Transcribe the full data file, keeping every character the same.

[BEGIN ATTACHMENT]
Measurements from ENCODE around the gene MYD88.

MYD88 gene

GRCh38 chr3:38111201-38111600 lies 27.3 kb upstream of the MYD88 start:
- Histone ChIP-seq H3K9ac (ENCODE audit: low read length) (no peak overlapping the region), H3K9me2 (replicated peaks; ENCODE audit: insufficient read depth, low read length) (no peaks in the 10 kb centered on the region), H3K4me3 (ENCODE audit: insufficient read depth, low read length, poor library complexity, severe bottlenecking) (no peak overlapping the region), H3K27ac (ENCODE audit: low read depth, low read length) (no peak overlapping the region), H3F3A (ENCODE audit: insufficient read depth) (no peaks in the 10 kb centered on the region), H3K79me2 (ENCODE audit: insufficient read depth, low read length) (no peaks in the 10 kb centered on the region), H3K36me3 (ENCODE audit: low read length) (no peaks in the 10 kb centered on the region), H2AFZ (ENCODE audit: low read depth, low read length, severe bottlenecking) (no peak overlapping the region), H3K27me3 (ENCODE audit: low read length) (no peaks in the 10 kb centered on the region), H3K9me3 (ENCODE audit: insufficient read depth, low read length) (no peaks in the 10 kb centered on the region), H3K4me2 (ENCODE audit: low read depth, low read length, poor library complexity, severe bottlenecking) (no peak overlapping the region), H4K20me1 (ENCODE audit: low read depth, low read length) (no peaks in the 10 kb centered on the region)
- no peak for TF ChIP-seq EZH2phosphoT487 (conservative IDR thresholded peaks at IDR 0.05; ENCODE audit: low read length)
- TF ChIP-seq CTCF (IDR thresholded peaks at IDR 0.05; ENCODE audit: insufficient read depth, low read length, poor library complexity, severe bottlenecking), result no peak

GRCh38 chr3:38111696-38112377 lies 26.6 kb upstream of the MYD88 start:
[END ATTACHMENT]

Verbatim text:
Measurements from ENCODE around the gene MYD88.

MYD88 gene

GRCh38 chr3:38111201-38111600 lies 27.3 kb upstream of the MYD88 start:
- Histone ChIP-seq H3K9ac (ENCODE audit: low read length) (no peak overlapping the region), H3K9me2 (replicated peaks; ENCODE audit: insufficient read depth, low read length) (no peaks in the 10 kb centered on the region), H3K4me3 (ENCODE audit: insufficient read depth, low read length, poor library complexity, severe bottlenecking) (no peak overlapping the region), H3K27ac (ENCODE audit: low read depth, low read length) (no peak overlapping the region), H3F3A (ENCODE audit: insufficient read depth) (no peaks in the 10 kb centered on the region), H3K79me2 (ENCODE audit: insufficient read depth, low read length) (no peaks in the 10 kb centered on the region), H3K36me3 (ENCODE audit: low read length) (no peaks in the 10 kb centered on the region), H2AFZ (ENCODE audit: low read depth, low read length, severe bottlenecking) (no peak overlapping the region), H3K27me3 (ENCODE audit: low read length) (no peaks in the 10 kb centered on the region), H3K9me3 (ENCODE audit: insufficient read depth, low read length) (no peaks in the 10 kb centered on the region), H3K4me2 (ENCODE audit: low read depth, low read length, poor library complexity, severe bottlenecking) (no peak overlapping the region), H4K20me1 (ENCODE audit: low read depth, low read length) (no peaks in the 10 kb centered on the region)
- no peak for TF ChIP-seq EZH2phosphoT487 (conservative IDR thresholded peaks at IDR 0.05; ENCODE audit: low read length)
- TF ChIP-seq CTCF (IDR thresholded peaks at IDR 0.05; ENCODE audit: insufficient read depth, low read length, poor library complexity, severe bottlenecking), result no peak

GRCh38 chr3:38111696-38112377 lies 26.6 kb upstream of the MYD88 start: